• What are my thoughts about rest?
  • What do I think about myself if I choose rest over accomplishment?
  • Can I be okay with not checking a task off of my to-do list?



Then, I need to experiment.  I need to give myself the space and time to rest and observe what happens.  What happens when I sit down to relax?  Where does my mind go?  How long does it take before I pick up my phone to check my email or social media?  How long does it take me to feel exhausted and want to fall asleep?



And finally, I need to practice.  I need to give myself permission to rest and forgive myself when my busy brain tries to get in the way.  I also get to cut myself some slack and show myself grace for not following through on my plan for relaxation.  In those moments, I get to remind myself that success is built on a pile of failures.  I will never achieve rest if I don’t allow myself an opportunity to fail while trying.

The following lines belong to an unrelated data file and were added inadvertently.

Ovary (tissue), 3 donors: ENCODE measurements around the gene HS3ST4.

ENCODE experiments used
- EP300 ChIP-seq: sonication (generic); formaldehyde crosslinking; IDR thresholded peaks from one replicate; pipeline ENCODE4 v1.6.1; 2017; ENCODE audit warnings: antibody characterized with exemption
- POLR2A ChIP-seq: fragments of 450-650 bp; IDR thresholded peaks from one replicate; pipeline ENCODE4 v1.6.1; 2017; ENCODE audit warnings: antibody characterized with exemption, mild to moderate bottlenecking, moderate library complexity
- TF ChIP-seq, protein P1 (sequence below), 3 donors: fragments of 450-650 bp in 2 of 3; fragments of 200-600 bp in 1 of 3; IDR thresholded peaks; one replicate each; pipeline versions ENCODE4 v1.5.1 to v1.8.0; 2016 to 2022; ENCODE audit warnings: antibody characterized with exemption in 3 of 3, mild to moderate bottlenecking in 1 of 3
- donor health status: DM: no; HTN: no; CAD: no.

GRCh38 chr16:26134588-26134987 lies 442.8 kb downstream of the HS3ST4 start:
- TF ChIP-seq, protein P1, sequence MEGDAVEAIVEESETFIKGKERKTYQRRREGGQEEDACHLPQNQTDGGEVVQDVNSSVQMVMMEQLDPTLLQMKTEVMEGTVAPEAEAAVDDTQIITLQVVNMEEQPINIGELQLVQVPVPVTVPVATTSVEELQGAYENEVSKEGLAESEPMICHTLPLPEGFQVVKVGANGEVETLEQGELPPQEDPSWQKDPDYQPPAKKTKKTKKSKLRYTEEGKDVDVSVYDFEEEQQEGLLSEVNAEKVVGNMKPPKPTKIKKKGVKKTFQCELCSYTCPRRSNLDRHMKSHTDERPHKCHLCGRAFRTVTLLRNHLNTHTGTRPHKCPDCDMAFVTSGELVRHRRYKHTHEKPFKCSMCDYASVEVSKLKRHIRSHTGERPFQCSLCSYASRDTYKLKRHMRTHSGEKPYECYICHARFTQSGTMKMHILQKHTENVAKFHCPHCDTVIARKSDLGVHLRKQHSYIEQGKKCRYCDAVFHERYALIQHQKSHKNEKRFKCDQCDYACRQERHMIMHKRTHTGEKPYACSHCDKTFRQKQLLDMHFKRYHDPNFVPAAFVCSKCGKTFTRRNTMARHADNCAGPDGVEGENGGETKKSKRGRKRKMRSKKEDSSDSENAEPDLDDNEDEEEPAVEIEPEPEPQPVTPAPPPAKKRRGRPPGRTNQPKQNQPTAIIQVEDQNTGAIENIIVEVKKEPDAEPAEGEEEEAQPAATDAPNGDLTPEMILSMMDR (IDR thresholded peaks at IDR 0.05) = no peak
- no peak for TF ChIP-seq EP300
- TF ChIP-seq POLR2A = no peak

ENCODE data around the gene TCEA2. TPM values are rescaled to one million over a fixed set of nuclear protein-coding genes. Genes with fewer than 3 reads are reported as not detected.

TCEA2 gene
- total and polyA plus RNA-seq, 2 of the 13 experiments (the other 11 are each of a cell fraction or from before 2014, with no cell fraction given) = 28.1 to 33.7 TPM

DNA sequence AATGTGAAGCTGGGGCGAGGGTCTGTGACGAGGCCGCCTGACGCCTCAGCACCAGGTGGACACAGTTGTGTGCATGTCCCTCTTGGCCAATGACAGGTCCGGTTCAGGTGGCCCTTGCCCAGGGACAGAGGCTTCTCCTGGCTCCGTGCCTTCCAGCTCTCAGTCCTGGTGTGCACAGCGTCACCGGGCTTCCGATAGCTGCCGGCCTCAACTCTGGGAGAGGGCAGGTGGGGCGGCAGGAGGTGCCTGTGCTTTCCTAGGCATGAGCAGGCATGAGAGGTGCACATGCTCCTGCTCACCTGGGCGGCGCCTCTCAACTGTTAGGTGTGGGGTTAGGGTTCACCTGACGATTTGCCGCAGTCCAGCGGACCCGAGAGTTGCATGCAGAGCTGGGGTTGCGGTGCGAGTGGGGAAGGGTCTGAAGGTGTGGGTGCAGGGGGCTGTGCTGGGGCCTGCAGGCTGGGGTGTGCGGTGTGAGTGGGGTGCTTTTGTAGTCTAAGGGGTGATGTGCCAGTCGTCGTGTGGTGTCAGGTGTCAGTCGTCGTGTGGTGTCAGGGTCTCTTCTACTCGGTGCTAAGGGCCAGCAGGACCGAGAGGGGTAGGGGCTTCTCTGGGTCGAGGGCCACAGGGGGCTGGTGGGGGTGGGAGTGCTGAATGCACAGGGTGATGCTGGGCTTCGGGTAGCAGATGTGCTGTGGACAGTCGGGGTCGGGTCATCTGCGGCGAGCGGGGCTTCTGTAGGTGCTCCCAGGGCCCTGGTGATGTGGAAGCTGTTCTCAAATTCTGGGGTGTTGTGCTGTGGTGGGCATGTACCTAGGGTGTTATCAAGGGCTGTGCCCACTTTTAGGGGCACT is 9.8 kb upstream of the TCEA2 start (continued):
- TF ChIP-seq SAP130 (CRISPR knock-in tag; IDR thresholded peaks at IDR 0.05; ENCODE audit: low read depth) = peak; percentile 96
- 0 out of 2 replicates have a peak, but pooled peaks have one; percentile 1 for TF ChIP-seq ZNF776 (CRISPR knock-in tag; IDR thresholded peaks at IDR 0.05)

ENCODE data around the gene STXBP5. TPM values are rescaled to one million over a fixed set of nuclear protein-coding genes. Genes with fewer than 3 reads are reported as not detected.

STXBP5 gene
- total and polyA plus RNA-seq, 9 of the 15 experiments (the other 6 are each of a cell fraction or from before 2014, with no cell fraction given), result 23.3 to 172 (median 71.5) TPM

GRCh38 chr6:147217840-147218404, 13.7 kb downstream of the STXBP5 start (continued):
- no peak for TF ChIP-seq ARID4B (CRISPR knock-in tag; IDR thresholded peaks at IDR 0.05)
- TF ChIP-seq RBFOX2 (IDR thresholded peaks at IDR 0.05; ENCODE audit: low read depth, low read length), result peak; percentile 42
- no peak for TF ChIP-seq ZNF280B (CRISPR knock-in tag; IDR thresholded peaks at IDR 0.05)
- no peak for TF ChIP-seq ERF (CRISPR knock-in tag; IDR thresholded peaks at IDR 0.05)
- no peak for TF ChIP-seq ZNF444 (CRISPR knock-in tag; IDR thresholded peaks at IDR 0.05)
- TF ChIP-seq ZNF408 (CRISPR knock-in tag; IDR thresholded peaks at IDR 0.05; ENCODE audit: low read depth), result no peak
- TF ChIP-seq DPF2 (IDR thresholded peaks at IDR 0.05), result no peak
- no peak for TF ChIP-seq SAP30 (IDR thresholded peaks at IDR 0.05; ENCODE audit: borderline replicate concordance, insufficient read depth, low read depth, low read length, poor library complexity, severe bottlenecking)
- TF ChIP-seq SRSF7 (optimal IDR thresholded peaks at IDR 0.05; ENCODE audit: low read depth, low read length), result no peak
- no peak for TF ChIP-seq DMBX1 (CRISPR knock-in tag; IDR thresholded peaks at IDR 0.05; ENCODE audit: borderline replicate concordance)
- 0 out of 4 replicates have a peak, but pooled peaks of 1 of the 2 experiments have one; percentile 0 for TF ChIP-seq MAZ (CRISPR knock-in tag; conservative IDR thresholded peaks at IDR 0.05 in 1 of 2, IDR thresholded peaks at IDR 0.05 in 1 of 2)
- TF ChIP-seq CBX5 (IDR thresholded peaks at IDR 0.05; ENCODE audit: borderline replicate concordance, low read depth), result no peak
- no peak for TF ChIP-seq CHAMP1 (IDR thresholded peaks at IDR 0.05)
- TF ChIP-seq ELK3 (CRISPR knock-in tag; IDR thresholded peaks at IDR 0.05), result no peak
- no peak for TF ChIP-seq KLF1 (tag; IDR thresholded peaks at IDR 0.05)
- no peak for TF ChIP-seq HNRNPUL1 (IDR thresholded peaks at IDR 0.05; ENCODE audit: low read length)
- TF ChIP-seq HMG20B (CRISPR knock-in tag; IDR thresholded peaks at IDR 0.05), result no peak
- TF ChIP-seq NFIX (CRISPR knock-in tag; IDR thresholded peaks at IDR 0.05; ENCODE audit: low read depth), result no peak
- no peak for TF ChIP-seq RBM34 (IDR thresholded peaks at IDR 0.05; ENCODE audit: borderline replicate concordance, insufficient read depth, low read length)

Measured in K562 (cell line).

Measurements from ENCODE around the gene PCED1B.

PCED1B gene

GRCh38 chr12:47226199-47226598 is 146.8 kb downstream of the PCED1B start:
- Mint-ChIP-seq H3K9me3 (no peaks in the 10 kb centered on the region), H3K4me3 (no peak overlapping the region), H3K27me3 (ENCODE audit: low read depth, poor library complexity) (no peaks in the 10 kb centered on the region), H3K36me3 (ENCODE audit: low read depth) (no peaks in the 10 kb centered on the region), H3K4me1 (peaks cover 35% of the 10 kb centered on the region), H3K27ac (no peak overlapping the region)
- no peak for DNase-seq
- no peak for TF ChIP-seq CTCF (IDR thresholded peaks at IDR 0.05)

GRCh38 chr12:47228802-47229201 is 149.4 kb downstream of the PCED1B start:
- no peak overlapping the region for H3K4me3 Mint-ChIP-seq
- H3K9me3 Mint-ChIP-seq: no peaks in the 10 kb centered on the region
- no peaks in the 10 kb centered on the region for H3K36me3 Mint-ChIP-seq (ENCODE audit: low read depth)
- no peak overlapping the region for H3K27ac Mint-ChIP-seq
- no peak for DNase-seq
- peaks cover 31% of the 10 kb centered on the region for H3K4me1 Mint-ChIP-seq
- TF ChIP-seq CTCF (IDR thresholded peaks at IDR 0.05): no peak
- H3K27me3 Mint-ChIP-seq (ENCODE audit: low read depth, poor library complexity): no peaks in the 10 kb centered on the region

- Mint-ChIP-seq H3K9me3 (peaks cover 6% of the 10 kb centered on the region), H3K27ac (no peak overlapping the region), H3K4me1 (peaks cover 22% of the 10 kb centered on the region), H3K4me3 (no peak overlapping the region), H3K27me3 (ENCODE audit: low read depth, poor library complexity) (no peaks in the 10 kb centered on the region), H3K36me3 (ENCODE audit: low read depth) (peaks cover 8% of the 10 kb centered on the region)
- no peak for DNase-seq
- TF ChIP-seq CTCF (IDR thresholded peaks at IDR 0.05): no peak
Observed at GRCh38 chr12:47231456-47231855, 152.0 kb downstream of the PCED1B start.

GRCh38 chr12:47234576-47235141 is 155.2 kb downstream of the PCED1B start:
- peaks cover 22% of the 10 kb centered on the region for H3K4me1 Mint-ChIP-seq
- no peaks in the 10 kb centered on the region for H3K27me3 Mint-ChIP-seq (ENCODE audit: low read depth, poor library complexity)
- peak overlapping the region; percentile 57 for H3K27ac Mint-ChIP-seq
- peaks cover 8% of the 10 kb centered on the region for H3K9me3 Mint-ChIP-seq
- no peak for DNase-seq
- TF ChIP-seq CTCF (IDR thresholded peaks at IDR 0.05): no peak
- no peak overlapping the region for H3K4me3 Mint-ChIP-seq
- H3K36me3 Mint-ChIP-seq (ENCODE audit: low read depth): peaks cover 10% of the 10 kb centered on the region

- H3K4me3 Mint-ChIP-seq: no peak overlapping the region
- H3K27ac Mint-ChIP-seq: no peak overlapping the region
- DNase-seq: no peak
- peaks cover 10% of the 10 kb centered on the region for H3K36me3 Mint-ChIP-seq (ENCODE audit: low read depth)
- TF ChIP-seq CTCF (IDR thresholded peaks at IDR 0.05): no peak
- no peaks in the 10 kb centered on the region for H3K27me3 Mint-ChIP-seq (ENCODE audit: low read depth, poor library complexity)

What did I learn from “Do Nothing August?”

  1. I need to start with goals that include smaller time increments.  A month of rest was a lofty goal, and I was not ready for it.
  2. When I set my August Do Nothing goal, I started by deciding to pause several activities.  In so doing, I created space and allowed myself to try new things.  Although I did not “Do Nothing,” I did overcome several obstacles, and I can decide to treat that as a win. 
  3. I hold purpose-driven goals in high esteem, but I also realize that rest is essential.  When I remind myself that rest is necessary and needs to be integrated into my life, I am actively working on my Do Nothing goals.  It turns out that sometimes "doing nothing" requires effort.   Who knew?